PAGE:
Steps Towards Predicting The Development Of Advanced Diabetic Eye Disease

Proliferative diabetic retinopathy (PDR) is a severe form of diabetic eye disease where blood vessels form in the back of the eye obscuring vision. Prompt laser treatment is usually needed to avoid severe vision loss. However, laser treatment has negative consequences, including reduced night vision.  Prevention of PDR could result in better vision for those with diabetic eye disease. At present we do not have the tools to predict who will progress from early to advanced diabetic eye disease to better target earlier treatment, or prevention of progression. Data from two groups summarized in this report suggest some approaches that could be used to predict this progression.

The University of Michigan group, led by Dr. Stein, has retrospectively examined 4617 recipients of eye care in a large managed-care network. Of the 4617 with diagnosed early eye disease, 7% went on to develop advanced disease between 2001 and 2009. Medical factors were identified that predicted this progression, including presence of non-healing ulcers and diabetic kidney disease. The ‘low risk’ group defined by these criteria had only a 5% chance of developing advanced disease within 5 years, while the high risk group had a 38% chance in the same timeframe.

Another study group examined patients enrolled in ranibizumab (brand name Lucentis) clinical trials for factors predicting progression from early to advanced stage eye disease. Factors predicting progression which can be assessed using fundus photographs or optical coherence tomography included baseline eye disease severity, presence of subretinal fluid, and loss of capillaries. Interestingly in this study HbA1c level at baseline and diabetes duration did not predict development of advanced disease, suggesting perhaps at this late stage of disease these factors have less of an influence on progression than other local factors in the eye, or perhaps genetic predisposition.

Collectively these studies suggest that it should be possible to better predict the onset of advanced diabetic eye disease.

Ramifications for Individuals with T1D:

Though some treatments for diabetic eye disease are available, these are not optimal and treatment at earlier stages of diabetic eye disease to prevent vision loss is not currently possible. One challenge to developing such therapies is the small proportion of those who would experience significant disease progression within a clinical trial of reasonable length (for example 3 years or less). If disease markers were available to better identify patients by their risk of progression, it might be possible to reduce this risk by targeting better diabetes management strategies and conducting more regular eye check-ups. In addition, such markers could enable conduction of clinical trials to assess the efficacy of both repurposed and novel therapies to treat early disease to prevent future vision loss.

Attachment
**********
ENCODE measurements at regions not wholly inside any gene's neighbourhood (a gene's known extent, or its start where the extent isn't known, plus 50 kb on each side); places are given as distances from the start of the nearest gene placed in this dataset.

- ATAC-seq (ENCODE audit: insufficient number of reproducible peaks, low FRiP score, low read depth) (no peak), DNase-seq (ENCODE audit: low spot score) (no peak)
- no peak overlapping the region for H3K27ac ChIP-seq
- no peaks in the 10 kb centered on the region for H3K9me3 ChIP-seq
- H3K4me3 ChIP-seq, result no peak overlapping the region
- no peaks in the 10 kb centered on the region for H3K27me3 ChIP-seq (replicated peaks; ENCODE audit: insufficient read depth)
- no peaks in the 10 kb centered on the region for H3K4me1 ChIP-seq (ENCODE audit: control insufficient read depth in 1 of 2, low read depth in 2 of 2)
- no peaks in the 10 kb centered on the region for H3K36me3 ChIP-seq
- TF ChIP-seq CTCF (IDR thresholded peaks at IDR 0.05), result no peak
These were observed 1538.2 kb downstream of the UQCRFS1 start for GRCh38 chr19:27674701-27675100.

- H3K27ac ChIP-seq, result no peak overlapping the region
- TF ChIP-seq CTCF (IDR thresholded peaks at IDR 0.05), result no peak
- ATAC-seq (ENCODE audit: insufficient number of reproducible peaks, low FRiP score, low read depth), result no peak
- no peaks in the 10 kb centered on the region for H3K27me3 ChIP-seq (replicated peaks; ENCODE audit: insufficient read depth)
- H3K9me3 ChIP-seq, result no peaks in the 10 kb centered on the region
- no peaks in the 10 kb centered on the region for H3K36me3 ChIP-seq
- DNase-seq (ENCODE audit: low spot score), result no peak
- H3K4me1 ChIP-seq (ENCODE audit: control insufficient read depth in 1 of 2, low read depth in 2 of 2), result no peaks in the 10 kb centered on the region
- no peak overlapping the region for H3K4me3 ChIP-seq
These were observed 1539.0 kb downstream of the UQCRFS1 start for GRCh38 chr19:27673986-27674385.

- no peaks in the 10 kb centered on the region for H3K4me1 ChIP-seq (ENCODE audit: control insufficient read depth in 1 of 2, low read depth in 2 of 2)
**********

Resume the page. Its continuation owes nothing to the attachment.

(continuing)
JDRF Involvement:

JDRF did not fund these investigators but is assessing opportunities to develop better risk prediction.

Investigators and Institutions:

Harris, Stein and colleagues, University of Michigan and Ehrlich and colleagues, Genentech and University of Wisconsin

References:

  1. Harris-Nwanyanwu K, Talwar N, and others. Predicting development of proliferative diabetic retinopathy. Diabetes Care. 2013 Jun;36(6):1562-8. doi: 10.2337/dc12-0790. Epub 2012 Dec 28.
  2. Ehrlich JS, Domalpally A, and others. Effects of Intranvitreal Ranibizumab on Diabetic Retinopathy Severity: 36 Month Data from the RISE and RIDE Phase III trials. Presentation at ARVO 2013 meeting. May 8th 2013.